Biggest Man in My World
November 3, 2021 | View PDF
Allow me to tell a wee bit about the one person I feel was the biggest man in the world.
Big, large, great, grand, impressive, distinguished, striking, and exceptional are used to describe people we esteem. From my perspective I can truthfully say that I knew the biggest man in the world. He stood taller than any other regardless of the means of measurement.
To me he was the strongest, wisest and gentlest of men. There was none more trustworthy, honest or courageous than this man. When it came to triumphing against overwhelming odds this giant among giants stood in a class all his own. The noblest of the noble, he can hold his head high among the kings of Earth. At the same time, though it may appear a contradiction, this giant was humble, never putting himself above others, and was compassionate, kind, loving, giving.
Who is this paragon? No living man could possibly be all that I claim for this man. To the few in this world who knew him, he was Calvin Kenneth Sunderland – child of the Depression, man of the Second World War, husband, father, and over comer of insuperable odds. I know him as my father, friend and steadfast anchor in any storm. I just call him “dad.”
Physically dad towered over me for most of my life. For 70 years he topped 6 ft 2, making him taller than me by three inches. That fourth of a foot may not seem like much but I always had to tilt my head up to look him in the eye. Later in life dad looked up at me as the ravages of age and disease bent and bowed his once strong back. In my heart and mind he stands tall and I still look up to him.
During my childhood, I feared dad. He could and did mete out discipline with a stern hand. It didn’t take me long to learn how to avoid getting a spanking. All I had to do was be obedient. As I matured this was expanded to include being the best I could be at every endeavor. Then I didn’t fear getting the belt as much as I dreaded disappointing dad. I wanted his respect and approval more than anything in the world. Dad gave it freely and fear turned into respect and abiding love. There is no way I can adequately describe dad, but there is one story that illustrates the kind of man he is.
Dad enlisted in the wartime U.S. Navy when he turned 17 years of age. After boot camp in San Diego he was transferred to the U.S.S. Portland, a heavy cruiser serving with the Pacific Fleet. The Portland, lovingly called “Sweet Pea” by her crew, ended WWII with 18 battle stars and numerous unit citations, making her the second most decorated ship to come out of WW II. Dad served aboard the Portland through some of the most ferocious and deadly fighting the Navy ever experienced. Dad was proud of his ship and his service in the Navy, but he never bragged or told stories about himself. His shipmates always came first. Try as I might I was rarely able to pry out personal details of his Navy adventures.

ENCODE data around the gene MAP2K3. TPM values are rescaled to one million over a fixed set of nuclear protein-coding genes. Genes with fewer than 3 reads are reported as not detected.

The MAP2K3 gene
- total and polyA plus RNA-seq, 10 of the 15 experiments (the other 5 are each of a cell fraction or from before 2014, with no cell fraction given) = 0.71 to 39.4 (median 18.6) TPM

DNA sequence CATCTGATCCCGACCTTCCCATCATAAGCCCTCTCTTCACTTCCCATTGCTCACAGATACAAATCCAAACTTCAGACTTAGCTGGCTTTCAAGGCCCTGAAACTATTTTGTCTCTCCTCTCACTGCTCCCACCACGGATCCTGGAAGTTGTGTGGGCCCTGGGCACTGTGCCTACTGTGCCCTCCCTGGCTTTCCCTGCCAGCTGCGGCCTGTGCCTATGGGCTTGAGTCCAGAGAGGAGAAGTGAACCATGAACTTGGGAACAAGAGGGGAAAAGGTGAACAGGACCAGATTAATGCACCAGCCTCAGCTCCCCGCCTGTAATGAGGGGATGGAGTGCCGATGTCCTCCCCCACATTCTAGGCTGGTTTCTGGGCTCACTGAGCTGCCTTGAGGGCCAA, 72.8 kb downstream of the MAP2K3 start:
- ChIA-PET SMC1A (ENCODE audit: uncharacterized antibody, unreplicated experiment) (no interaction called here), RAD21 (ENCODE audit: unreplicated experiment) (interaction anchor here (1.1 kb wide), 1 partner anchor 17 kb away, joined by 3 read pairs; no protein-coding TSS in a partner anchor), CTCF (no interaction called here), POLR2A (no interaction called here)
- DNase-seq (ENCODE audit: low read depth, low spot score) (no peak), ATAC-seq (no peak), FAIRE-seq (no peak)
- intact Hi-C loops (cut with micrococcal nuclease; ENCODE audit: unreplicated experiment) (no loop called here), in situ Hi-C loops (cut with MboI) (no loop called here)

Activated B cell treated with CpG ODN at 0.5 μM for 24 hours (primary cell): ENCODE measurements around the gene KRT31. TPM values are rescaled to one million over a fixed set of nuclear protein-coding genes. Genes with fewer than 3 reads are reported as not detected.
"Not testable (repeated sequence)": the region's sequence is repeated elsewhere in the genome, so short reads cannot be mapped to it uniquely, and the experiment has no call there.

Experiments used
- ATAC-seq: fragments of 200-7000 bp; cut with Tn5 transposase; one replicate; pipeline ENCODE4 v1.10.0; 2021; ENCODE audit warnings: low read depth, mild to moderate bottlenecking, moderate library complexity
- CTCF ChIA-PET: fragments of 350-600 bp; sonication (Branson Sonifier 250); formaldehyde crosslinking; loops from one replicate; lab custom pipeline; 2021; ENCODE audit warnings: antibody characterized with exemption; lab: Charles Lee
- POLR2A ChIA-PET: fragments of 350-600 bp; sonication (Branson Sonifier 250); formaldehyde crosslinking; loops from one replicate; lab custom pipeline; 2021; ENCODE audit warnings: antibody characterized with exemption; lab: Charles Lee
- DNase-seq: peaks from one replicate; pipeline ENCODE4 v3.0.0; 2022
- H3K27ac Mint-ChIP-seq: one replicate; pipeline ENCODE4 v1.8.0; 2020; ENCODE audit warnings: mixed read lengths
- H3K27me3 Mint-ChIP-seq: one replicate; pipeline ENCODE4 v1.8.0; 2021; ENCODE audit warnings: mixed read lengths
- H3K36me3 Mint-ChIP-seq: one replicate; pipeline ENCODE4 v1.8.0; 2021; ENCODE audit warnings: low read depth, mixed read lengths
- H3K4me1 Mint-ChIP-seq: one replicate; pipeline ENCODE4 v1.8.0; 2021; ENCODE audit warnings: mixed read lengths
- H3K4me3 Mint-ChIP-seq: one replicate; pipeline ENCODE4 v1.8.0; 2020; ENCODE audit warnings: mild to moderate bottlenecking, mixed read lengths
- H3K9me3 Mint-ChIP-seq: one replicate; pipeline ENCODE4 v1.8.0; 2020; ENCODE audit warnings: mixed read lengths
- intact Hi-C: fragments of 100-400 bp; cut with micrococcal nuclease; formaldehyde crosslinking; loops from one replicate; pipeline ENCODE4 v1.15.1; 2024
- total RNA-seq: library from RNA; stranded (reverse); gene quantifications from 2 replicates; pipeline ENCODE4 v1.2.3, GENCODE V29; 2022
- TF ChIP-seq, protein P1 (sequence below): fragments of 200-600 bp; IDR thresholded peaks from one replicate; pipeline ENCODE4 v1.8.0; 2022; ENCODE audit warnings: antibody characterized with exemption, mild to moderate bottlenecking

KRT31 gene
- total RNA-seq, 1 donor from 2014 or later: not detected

It was one of those rare occasions when I learned he was aboard the Portland the night she engaged the Imperial Japanese Navy’s battleship Hiei.
The Hiei carried 14-inch main batteries, while the Portland could only throw 8-inchers back. And that was all dad would say. Years later I learned the full story. During this action, Nov. 13, 1942, the Portland took a torpedo hit on the rear starboard quarter, which blew off both inboard propellers, jammed the rudder 5 degrees right, and jammed number 3 turret in train and elevation. A 4-degree list was quickly corrected by shifting ballast, but the steering damage could not be overcome and the ship was forced to steam in circles.
Forced to face the Hiei alone, the Portland slugged it out with her powerful adversary for almost 5 hours. Her first salvo of six 8-inch shells knocked the Hiei dead in the water. Most battle histories make light of this engagement, and many omit it completely when dealing with the Naval battles of Guadalcanal. Through determined research I learned that the Portland suffered the loss of almost two-thirds of her officers and petty officers, along with close to 200 crewmen. Yet no man aboard failed to do his duty. During the fight most of the upper decks were on fire and the electric generators were knocked out. Live ammunition was passed from the magazines through fires so the Portland could continue to fight.